Japanese Umbrellas bangasa & janomegasa
One of the most colorful and appealing images of traditional Japan is the graceful paper umbrella. Forty years ago there were almost 10,000 artisans in Japan making umbrellas of oiled paper and bamboo; now very few remain.
A few years ago Jacqueline Ruyak interviewed Shigeta Zenji, an umbrella maker from Obama in Fukui Prefecture. "I'm working for my health," laughed Shigeta. "I thought about retiring when I turned eighty-three, but I start to feel all my aches and pains if I don't work." A native of Obama, Shigeta says that he never wanted to make umbrellas. Being the oldest son, however, he had no choice but to follow in his father's footsteps. He used some tools his father made. "I always used to envy salaried workers because of their steady incomes, but I guess you could say my work is now my hobby. Now I have the time to enjoy both working and talking with customers."
Hard times hide in those words. In the 1950's, when the market for traditional umbrellas all but disappeared, Shigeta watched as the number of active umbrella makers dwindled, forced into retirement or another line of work. "It was hard, but I see it now as a kind of spiritual training. I couldn't have made it, though, without the support of my family. When I was at my peak, competition was fierce among the local makers as well as among makers in the rest of the country. That's all over now and I can take it easy, which is good at my age, I suppose. But I sometimes miss the stimulation." Shigeta is unusual among umbrella makers in that he made both the plain, sturdy bangasa and the colorful, slimmer and more elegant janomegasa.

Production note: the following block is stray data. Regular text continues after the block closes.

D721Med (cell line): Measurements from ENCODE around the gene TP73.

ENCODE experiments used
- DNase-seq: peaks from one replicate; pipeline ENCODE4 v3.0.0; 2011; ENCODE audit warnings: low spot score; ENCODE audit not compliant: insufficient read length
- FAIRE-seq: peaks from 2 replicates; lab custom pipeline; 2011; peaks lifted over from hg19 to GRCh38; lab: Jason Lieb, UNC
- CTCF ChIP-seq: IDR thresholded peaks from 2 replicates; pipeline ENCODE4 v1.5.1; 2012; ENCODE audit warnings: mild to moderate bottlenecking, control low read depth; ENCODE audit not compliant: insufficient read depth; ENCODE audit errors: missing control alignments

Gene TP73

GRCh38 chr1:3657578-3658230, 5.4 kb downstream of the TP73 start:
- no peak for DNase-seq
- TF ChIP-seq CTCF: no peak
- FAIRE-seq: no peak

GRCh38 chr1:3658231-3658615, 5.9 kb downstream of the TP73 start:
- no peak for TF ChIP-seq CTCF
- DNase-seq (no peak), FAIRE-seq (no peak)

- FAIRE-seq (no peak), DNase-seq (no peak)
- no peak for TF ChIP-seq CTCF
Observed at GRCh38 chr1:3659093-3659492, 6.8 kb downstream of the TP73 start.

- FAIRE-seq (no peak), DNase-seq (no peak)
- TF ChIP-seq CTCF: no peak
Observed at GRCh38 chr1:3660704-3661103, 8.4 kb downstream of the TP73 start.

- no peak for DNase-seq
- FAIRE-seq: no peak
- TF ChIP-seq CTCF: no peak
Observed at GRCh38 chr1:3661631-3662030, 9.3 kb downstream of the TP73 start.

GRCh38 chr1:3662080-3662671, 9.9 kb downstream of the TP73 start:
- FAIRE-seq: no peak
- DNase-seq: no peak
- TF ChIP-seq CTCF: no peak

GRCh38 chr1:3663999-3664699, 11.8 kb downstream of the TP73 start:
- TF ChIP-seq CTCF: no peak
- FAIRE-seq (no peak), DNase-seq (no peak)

The name bangasa evolved during the Edo period, when shopkeepers in Edo (present-day Tokyo) made it a practice to put a number (ban) on the umbrellas (kasa) they lent to customers caught in the rain. Janomegasa get their name from the umbrella's 'snake eye' design of concentric circles. Bangasa were so common before World War II that each prefecture had its own color combination, and umbrella makers had to be careful not to confuse orders from different parts of the country. Nowadays, most customers at Shigeta's sparsely furnished, tranquil shop buy the handmade umbrellas for nostalgic reasons or to use when wearing kimono, and janome are more popular. Because bamboo and washi (handmade paper) are essential for making Japanese umbrellas, artisans traditionally lived near a good source of both. Obama, in the Wakasa area of Fukui, is blessed with both abundant bamboo stands and Wakasa washi, and it used to be famous for its umbrellas. About 200,000 umbrellas a year were shipped to the Tohoku region and Hokkaido, Shigeta recalls. Those from Gifu, often called the home of the Japanese umbrella, were usually sent to Kyoto. The making of umbrella parts is still a cottage industry, and Shigeta used to order his ribs, nubs, and shanks from Gifu. Pointing to a pile of slender bamboo ribs, he sighed, "Next year they want a thirty percent increase for those, but I can't raise my prices." Shigeta favors the locally made washi for its strength. In addition to plain and colored paper, he uses a paper patterned with Japanese umbrellas, a design which is peculiar to Wakasa washi.